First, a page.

The government's financing arm is wooing potential investors in Canada and the Middle East as it seeks to diversify its borrowing base.
The Australian Office of Financial Management said about two-thirds of its investor meetings in the 2012-13 financial year were with new contacts. The government agency revisited South America, a region it had not been to for some years.
The office said in its annual report that offshore demand for government debt remained strong, coming in at just under 70 per cent of all holdings at the end of the previous financial year.
Foreign investors continued to be drawn to the government's AAA-credit rating and stable outlook, coupled with the high yields relative to other sovereign debt.
Even so, non-resident holdings of bonds fell from a high of 78.3 per cent in March last year to 69.4 per cent this June, amid a low interest rate environment and as the Australian dollar weakened.
The strength of the Australian dollar compared to the yen earlier this year, a result of Japan's quantitative easing policy, also led to a pull-out by some Japanese investors between December and April, the office said.
"Given the relatively small decline in non-resident holdings of Australian government bonds over this period, it would suggest there was still considerable offshore buying from other regions, resulting in a take-up of much of the stock released to the secondary market from Japan," the agency said.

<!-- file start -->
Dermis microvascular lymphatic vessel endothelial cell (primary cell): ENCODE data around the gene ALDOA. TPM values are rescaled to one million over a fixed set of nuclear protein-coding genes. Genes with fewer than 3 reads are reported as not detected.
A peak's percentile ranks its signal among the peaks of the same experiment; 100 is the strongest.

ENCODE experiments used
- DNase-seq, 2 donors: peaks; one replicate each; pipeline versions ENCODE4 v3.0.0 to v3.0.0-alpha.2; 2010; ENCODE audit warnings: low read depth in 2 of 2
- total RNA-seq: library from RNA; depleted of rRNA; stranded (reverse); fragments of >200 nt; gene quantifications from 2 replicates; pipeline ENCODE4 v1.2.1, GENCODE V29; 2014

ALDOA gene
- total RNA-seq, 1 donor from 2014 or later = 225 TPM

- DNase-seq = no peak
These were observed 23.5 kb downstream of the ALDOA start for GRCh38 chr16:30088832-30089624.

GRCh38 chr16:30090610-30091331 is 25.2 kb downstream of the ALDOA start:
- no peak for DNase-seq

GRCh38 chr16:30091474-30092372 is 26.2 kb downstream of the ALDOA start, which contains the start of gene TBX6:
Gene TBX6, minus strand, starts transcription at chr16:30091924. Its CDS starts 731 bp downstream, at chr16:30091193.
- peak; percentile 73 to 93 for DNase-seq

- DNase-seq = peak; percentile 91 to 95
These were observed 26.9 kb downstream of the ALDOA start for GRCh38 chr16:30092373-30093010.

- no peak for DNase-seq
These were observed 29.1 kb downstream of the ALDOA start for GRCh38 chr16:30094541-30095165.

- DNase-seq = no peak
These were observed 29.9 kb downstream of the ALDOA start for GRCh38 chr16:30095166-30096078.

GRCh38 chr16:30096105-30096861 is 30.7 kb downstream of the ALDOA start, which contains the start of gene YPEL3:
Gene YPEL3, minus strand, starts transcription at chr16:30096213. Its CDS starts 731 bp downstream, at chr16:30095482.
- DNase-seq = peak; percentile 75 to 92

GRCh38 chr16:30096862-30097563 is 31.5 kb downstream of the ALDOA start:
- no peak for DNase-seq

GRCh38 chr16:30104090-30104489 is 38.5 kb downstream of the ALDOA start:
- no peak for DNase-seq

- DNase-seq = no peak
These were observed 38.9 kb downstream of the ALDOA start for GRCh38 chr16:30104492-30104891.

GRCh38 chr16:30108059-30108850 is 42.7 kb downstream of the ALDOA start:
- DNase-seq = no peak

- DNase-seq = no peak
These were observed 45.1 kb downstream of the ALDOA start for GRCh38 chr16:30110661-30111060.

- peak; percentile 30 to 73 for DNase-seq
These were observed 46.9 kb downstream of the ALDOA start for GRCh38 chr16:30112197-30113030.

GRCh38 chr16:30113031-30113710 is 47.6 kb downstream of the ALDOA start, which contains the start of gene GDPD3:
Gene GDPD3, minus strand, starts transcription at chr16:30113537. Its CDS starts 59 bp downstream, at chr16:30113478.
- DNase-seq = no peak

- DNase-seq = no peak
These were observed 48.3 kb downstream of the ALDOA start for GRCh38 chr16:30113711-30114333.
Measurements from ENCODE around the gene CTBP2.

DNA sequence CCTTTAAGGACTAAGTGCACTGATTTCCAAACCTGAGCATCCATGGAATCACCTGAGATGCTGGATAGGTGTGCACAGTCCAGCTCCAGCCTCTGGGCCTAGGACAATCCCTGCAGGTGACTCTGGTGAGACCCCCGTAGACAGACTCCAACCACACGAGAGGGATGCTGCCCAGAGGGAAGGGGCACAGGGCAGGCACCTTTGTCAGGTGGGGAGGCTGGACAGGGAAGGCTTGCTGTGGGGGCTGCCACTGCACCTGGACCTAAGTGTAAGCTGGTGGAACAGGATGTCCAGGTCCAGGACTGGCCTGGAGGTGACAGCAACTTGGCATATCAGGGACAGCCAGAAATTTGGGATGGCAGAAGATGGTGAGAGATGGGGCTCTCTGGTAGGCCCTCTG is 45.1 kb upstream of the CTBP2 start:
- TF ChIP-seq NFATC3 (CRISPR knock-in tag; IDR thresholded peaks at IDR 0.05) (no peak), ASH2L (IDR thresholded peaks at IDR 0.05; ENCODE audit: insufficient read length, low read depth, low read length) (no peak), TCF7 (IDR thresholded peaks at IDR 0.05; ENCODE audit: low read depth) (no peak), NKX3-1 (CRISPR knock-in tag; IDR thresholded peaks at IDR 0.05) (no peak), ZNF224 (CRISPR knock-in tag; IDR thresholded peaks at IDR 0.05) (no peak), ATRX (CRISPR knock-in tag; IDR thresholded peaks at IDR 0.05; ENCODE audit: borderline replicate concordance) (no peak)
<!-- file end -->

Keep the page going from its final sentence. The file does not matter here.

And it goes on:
Nomura's Martin Whetton said the current Australian-Japanese exchange rate would be less of a barrier to new investments, "with the likely bottoming of policy rates in Australia and the intentions of Japanese investors to diversify their investments".
A total of $54 billion of gross Treasury bonds were issued in the 2012-13 year. Treasury indexed bonds totalled $2.25 billion.
The agency's funding task has risen for this year. It expects to raise $70 billion in gross terms for Treasury bonds, after an $8.8 billion grant to the RBA. With maturities of $23 billion, the net issuance for 2013-14 would amount to $47 billion.